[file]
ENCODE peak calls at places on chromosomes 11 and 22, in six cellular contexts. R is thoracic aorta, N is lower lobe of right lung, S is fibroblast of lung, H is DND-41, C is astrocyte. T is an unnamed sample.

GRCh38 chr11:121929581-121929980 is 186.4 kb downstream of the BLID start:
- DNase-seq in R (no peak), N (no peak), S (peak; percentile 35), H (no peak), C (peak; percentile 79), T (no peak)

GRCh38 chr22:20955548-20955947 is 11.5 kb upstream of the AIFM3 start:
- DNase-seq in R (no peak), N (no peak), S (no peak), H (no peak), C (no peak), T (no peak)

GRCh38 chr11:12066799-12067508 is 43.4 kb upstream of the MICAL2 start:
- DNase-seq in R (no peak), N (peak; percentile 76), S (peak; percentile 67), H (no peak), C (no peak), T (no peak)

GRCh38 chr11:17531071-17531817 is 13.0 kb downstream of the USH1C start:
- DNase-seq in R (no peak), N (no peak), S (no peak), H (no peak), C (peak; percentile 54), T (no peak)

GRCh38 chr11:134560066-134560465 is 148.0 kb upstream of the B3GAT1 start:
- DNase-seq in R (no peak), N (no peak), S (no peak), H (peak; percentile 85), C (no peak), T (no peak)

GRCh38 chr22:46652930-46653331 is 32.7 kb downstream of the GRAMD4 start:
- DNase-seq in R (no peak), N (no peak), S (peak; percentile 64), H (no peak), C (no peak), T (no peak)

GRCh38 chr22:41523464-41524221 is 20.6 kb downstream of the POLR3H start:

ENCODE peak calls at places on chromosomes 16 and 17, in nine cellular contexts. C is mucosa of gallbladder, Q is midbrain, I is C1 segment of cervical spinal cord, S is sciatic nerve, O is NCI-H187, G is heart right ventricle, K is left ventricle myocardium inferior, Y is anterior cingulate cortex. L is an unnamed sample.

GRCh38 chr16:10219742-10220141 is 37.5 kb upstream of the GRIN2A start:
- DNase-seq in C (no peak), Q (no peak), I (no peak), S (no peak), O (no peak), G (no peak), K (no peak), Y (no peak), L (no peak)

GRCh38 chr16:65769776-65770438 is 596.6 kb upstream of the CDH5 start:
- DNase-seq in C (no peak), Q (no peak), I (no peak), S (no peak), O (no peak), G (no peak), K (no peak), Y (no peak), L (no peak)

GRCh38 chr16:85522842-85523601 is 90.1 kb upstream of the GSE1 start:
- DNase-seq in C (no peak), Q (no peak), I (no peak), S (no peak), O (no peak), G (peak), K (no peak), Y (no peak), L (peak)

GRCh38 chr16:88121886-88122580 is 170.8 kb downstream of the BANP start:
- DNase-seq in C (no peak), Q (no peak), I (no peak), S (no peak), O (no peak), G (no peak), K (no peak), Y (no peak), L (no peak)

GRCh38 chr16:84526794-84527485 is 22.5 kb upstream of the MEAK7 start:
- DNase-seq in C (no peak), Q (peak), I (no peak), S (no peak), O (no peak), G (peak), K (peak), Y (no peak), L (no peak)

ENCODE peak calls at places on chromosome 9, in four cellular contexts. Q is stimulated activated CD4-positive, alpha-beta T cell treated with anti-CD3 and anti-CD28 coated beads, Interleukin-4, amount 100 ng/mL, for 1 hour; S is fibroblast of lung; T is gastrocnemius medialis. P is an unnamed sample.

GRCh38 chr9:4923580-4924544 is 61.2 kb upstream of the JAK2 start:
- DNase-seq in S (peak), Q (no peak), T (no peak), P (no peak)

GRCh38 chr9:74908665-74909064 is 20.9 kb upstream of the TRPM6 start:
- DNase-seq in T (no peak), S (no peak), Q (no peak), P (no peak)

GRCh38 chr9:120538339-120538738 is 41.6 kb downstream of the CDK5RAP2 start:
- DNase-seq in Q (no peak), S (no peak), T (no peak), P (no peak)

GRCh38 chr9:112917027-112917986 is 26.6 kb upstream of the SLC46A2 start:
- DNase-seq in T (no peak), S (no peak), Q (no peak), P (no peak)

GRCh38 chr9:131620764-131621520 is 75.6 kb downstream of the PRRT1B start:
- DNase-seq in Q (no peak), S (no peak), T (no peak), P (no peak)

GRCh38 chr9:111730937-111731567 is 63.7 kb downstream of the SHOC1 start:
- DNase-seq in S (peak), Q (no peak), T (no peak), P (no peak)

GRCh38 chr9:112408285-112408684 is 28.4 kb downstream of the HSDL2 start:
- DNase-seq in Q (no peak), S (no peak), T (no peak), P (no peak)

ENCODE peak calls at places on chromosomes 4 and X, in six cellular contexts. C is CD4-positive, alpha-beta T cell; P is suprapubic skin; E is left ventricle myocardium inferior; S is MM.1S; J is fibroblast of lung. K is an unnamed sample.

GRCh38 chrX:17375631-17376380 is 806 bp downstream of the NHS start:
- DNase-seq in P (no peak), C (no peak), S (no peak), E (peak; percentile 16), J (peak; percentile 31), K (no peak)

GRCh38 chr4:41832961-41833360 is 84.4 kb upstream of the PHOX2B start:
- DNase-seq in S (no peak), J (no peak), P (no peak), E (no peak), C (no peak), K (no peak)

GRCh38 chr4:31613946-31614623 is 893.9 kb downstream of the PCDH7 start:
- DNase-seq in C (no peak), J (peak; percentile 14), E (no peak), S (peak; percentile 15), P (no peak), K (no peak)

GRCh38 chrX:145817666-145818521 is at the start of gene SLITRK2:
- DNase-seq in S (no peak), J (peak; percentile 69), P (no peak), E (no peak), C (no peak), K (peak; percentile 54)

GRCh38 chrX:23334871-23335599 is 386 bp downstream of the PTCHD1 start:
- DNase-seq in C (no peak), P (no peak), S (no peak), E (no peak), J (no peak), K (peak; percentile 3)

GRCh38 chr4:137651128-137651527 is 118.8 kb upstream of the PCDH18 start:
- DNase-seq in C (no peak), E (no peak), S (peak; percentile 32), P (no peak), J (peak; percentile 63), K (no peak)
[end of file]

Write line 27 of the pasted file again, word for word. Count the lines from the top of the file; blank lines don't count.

GRCh38 chr9:4923580-4924544 is 61.2 kb upstream of the JAK2 start: